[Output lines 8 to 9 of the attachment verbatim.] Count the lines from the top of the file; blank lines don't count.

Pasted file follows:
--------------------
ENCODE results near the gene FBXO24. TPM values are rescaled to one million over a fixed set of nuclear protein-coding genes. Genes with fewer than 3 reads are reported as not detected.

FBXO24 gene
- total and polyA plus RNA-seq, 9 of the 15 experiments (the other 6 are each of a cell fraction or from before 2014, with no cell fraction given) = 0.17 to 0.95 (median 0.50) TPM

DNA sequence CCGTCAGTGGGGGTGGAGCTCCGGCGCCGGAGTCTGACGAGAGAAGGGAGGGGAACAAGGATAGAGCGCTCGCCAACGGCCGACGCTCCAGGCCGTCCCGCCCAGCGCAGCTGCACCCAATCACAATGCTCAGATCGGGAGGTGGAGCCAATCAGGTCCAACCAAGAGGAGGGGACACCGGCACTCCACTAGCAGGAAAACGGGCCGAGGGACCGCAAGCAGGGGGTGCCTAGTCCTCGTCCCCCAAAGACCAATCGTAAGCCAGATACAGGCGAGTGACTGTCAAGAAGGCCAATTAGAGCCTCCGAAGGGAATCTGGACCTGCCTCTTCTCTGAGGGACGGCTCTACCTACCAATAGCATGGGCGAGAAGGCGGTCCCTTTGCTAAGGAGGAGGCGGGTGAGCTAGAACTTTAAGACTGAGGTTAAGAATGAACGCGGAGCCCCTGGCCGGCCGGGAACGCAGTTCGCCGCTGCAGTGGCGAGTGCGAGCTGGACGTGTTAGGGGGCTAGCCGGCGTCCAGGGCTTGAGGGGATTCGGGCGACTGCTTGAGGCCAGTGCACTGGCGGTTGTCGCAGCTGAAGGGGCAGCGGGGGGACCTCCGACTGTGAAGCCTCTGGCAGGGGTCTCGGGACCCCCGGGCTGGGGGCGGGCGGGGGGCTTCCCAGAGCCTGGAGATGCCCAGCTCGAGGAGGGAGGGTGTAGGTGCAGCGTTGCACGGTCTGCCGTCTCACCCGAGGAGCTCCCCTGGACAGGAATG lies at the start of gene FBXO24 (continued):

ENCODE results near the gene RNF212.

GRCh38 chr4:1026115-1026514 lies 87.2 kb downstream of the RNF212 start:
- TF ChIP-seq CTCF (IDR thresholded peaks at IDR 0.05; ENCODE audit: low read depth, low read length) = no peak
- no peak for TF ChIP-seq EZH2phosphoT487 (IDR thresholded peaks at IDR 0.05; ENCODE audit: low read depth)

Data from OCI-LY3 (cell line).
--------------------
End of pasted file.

- no peak for TF ChIP-seq EZH2phosphoT487 (IDR thresholded peaks at IDR 0.05; ENCODE audit: low read depth)

Data from OCI-LY3 (cell line).